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Ashley Barnes


SJD Candidate, Faculty of Law

University of Toronto

Awarded: SSHRC Joseph-Armand Bombardier CGS; International Law Research Program Scholarship, CIGI; Strauss Graduate Fellowship in International Law; University of Toronto Fellowship


LLM, London School of Economics & Political Science (LSE)


JD, Faculty of Law

University of Windsor

Awarded: Essex Law Association Centennial Scholarship (first place standing); Canada Law Book Limited Award; Osler, Hoskin& Harcourt LLP Essay Prize; Borden Ladner Gervais LLP Student Research Fellowship; Fasken Martineau Achievement in Law Award; Harold G. Fox Bursary; Judge Joseph P. McMahon Award in Access to Justice

Executive Articles Editor, Windsor Review of Legal and Social Issues



Norman Paterson School of International Affairs, Carleton University


BA (Hons)

University of Toronto

Awarded: J.S. McLean Scholarship


Proposed Program of Study


International legal wrongs affect individuals in increasingly larger numbers – during armed conflicts, investment disputes, or even environmental disasters. For comparable widespread harm in domestic law, mass claims (or collective) proceedings can provide at least some remedy by streamlining the resolution of an otherwise overwhelming number of similar claims. However, in an international legal order structured around states, there is an additional barrier – few opportunities exist for individuals to initiate any action, let alone on a significant scale. Yet, somehow, mass claims procedures are now popping up in diverse areas of international law to provide ‘practical justice’ to affected individuals. Recent examples include the International Criminal Court’s reparations regime and the emergence of mass investor claims. What explains the growing trend? My doctoral thesis (currently underway at the University of Toronto’s Faculty of Law) provides a fresh account of this striking, but understudied, push for ‘practical justice’ in international law. I place mass claims in the larger context of changingnormative expectations towards an individual’s right of access to justice and compensation.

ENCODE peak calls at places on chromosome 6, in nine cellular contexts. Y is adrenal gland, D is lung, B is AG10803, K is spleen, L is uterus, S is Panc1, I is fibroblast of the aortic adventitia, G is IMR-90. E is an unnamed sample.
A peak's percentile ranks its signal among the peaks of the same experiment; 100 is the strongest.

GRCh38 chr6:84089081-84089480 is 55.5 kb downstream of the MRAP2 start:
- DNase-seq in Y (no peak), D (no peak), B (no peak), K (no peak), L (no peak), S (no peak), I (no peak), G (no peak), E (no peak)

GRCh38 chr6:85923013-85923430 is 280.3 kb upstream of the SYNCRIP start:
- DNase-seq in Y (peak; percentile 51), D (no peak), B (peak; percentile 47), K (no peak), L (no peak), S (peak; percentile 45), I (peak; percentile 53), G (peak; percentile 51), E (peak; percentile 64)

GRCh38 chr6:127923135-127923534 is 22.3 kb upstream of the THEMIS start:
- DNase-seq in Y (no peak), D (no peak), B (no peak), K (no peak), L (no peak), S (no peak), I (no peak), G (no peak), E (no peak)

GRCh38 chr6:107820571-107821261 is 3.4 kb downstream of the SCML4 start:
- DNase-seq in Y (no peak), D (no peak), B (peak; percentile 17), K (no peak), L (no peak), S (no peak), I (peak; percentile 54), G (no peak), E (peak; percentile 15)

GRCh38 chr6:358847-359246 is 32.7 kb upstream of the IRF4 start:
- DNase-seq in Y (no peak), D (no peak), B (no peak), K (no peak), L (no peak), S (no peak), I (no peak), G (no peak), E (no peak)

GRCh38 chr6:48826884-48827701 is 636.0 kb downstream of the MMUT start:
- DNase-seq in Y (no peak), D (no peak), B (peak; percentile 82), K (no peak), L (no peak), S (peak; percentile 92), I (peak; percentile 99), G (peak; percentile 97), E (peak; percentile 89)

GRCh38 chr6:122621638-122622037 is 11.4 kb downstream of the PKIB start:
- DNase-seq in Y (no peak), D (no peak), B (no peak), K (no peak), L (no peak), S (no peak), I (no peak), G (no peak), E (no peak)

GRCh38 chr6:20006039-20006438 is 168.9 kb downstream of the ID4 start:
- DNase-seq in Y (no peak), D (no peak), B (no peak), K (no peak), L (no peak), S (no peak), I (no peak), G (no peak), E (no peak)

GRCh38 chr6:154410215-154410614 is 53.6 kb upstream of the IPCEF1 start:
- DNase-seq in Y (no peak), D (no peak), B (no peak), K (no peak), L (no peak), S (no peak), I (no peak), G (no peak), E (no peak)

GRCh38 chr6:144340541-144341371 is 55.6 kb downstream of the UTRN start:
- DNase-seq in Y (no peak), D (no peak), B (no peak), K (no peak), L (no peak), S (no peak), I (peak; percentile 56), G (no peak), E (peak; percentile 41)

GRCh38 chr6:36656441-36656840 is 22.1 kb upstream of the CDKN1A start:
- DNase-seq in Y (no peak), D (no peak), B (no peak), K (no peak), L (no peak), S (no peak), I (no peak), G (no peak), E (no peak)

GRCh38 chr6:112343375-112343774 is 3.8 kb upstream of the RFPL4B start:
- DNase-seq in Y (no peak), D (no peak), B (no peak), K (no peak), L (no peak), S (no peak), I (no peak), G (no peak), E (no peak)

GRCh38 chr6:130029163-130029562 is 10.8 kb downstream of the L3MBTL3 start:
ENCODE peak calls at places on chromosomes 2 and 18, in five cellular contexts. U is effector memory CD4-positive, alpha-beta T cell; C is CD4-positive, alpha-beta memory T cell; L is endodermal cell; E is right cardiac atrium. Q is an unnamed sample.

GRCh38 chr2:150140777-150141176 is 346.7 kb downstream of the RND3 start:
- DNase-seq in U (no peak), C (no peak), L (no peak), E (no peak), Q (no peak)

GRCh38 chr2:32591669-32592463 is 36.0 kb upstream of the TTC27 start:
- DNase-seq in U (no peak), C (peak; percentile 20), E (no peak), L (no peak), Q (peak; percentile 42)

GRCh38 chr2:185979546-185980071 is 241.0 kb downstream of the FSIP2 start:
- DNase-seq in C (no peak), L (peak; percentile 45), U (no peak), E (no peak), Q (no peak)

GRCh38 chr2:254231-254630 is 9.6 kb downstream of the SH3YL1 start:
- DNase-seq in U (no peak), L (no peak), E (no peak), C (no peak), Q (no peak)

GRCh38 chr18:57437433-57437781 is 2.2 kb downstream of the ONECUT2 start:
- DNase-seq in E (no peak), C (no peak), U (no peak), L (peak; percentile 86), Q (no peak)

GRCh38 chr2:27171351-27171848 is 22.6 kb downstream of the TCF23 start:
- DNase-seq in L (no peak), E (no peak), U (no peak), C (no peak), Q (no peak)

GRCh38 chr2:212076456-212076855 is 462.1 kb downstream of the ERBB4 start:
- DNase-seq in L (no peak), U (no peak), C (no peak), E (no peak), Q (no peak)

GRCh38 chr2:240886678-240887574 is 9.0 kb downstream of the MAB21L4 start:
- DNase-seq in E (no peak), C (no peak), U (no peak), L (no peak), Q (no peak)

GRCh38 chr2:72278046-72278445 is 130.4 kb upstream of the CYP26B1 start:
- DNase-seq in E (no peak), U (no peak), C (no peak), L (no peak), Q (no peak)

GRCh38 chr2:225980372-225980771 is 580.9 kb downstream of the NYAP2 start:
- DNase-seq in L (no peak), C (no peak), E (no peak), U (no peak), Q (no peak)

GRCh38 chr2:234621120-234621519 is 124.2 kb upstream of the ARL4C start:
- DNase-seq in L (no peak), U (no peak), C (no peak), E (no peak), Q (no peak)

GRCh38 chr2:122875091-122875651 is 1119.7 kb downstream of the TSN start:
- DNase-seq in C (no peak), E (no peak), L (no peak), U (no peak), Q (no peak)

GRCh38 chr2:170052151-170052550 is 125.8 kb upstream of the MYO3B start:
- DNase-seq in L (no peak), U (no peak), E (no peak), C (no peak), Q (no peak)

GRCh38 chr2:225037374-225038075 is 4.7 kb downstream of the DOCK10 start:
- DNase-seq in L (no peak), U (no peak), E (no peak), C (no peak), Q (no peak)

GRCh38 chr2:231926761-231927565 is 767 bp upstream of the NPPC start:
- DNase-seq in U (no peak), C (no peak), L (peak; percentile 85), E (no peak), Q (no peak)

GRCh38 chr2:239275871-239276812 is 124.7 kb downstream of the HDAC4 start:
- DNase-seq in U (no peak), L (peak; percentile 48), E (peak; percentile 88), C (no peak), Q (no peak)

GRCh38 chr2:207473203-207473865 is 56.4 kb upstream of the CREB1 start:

Ghuna Bdiwi


Ph.D Candidate

Osgoode Hall Law School, York University, Toronto - Canada


Master of Laws (LLM)

Osgoode Hall Law School, York University, Toronto - Canada                      


Master of Banking and Finance (MSc)

Université Montesquieu Bordeaux IV, France


Bachelor of Civil Law (LLB)

Beirut Arabic University, Faculty of Law and Political Science, Lebanon

Proposed Program of Study


Ghuna is a Syrian human rights lawyer and PhD Candidate at Osgoode Hall Law School – York University. Her research focuses on: International Criminal Law, Transitional Justice, the Rule of Law, Jus Post Bellum, and legal theory. Her PhD dissertation she concentrates intensively on critical issues related to the ongoing war crimes and  crimes against humanity that have been committed by different warring parties on the Syrian battle. She is questioning whether calls for criminal accountability in the midst of civil wars, as opposed to in societies in the midst of post-conflict transition or ongoing social peace, are justified!


During her professional and academic journey, Ghuna has received a number of awards such as the 2015 Graduate Fellowship from the Nathanson Center on Transnational Human Rights, Crime and Security, and Harley D. Hallett Graduate Scholarship.  In addition to her academic achievements, Ghuna has also been acknowledged for her advocacy work as a human rights lawyer in Syria. In December 2015, she has received the international human rights award from the International Center for Human Rights in Canada, the award was a recognition for her work to support human rights in Syria and the Middle East.

Léa Lemay Langlois


École du Barreau (Bar School)

Professional Training Course


Université du Québec à Montréal (UQAM)

Bachelor of Civil law (LL.B.)


Université du Québec à Montréal (UQAM)

Bachelor of Arts in International Relations and International Law


Proposed Program of Study


I am enrolled in the LL.M. in International Human Rights Law program at the University of Notre Dame for the academic year 2016-2017, for which I have also been awarded a Fulbright scholarship. The LL.M. is offered by Notre Dame Center for Civil and Human Rights (CCHR), widely recognized for its rigor, richness, and for training international human rights lawyers from a great variety of backgrounds. Courses are taught by human rights leaders and experts in various fields of human rights law, which is much appealing given my research interests. As an undergraduate student, I have explored various issues related to the international human rights law, with particular attention to transitional justice, accountability for massive human rights violations, and the Inter-American regional system of human rights. As a graduate student at the University of Notre Dame, I intend to focus on issues of gender, migrations, human trafficking, and states’ responsibility in preventing and punishing human rights violations committed by non-State actors. 

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